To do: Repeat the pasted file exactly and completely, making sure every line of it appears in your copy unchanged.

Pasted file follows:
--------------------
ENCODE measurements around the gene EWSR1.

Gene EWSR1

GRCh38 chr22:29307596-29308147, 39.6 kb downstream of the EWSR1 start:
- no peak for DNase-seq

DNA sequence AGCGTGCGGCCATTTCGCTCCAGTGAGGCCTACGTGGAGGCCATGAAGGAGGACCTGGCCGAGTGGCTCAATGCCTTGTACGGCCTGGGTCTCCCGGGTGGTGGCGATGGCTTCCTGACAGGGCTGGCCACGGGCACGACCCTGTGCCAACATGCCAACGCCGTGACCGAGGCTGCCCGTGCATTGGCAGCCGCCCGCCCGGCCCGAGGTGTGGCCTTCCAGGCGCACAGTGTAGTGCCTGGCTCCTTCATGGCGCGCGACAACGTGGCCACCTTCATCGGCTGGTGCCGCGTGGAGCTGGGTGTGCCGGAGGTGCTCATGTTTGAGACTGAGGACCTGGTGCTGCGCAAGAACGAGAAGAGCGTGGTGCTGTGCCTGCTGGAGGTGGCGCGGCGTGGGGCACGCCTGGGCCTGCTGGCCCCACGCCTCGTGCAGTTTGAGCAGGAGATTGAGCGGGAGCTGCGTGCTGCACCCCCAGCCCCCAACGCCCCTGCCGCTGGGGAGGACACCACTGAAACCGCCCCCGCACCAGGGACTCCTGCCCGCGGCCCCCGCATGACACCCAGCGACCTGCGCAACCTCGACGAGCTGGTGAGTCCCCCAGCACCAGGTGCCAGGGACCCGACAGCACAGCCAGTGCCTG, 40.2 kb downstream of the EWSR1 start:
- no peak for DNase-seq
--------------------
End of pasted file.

ENCODE measurements around the gene EWSR1.

Gene EWSR1

GRCh38 chr22:29307596-29308147, 39.6 kb downstream of the EWSR1 start:
- no peak for DNase-seq

DNA sequence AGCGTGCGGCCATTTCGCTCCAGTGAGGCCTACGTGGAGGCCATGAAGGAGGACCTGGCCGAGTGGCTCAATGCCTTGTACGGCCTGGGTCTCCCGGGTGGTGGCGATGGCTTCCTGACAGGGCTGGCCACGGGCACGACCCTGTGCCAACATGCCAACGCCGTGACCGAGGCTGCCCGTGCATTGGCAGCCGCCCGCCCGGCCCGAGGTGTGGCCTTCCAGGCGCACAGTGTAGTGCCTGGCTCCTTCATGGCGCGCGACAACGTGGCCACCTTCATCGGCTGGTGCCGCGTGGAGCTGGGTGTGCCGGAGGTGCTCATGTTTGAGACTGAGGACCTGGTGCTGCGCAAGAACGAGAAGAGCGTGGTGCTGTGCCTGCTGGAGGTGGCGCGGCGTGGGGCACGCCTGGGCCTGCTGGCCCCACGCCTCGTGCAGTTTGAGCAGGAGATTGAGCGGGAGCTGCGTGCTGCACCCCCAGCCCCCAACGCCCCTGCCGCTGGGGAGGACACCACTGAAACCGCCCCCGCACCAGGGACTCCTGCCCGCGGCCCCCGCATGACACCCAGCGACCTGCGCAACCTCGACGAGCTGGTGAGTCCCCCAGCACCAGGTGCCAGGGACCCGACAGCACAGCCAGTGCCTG, 40.2 kb downstream of the EWSR1 start:
- no peak for DNase-seq